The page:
Those individuals who work outdoors with resultant sun exposure are at increased risk for non-melanoma skin cancers, such as squamous cell carcinoma and basal cell carcinoma. Manige Fartasch shows that the connection between occupational UV exposure and squamous cell carcinoma is now well-established in her review article in issue 43 of Deutsches Arzteblatt International (Dtsch Arztebl Int 2012; 109(43): 715-20).
The results are less clear for basal cell carcinoma, another form of non-melanoma skin cancer. Skin cancers caused by UV light have not yet been considered work-related diseases in accordance with the Ordinance on Occupational Diseases (BKV, Berufkrankheitsverordnung). Including these cancers in the accepted list of occupational diseases is currently being discussed. For now, the authors recommend that if a squamous cell carcinoma is suspected of being caused by occupational UV exposure, it should be reported as a quasi-occupational disease under §9, paragraph 2 Social Security Statues (SGB, Sozialgesetzbuch) VII. The authors also call for preventive measures for workers with increased occupational UV exposure.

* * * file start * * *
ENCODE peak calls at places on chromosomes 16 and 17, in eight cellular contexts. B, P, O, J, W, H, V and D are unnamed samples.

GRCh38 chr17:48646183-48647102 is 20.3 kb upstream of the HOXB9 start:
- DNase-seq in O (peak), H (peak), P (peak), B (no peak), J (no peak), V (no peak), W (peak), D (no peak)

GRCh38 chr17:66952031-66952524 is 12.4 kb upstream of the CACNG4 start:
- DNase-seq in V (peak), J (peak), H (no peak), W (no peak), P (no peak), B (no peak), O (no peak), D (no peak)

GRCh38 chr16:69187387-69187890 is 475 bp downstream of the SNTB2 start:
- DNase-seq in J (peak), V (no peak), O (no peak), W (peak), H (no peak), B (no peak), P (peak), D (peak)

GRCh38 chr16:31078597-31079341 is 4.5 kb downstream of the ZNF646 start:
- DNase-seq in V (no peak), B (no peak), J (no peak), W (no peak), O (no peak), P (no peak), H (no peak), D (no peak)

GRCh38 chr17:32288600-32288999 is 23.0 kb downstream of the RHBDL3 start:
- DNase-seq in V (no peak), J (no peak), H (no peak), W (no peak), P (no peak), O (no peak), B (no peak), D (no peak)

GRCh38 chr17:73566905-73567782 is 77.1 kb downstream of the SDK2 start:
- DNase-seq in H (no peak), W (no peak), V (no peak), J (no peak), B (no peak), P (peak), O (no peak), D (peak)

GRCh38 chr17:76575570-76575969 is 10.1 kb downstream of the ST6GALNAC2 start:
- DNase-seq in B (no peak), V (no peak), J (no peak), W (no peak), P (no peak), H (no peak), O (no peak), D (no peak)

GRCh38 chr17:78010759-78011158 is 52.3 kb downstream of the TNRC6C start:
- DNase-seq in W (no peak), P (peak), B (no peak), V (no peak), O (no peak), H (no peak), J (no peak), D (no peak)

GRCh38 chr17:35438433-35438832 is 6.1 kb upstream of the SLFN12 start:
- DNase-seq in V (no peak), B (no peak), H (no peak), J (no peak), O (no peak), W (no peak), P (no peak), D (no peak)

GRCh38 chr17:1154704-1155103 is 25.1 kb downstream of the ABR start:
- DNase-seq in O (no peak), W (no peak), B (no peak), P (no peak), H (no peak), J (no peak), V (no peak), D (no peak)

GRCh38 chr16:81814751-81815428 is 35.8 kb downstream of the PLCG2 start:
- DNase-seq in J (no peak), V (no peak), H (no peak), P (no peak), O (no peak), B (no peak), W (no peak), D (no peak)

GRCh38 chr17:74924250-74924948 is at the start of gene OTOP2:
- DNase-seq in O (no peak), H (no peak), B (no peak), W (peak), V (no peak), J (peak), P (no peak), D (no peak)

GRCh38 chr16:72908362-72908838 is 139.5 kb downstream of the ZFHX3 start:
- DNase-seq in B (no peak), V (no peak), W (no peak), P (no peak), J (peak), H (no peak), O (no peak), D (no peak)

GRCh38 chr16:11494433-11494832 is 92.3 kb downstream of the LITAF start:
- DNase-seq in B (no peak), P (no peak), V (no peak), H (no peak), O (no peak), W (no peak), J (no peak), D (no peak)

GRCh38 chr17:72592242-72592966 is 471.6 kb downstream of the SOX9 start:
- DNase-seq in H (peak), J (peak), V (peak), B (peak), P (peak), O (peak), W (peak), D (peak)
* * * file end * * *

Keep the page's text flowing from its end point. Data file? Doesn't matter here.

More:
Non-melanoma skin cancer is the most common cancer in Western lands with an incidence of around 10 per 100 000 inhabitants in Europe. Pale individuals with a sun-sensitive skin type are especially likely to be affected.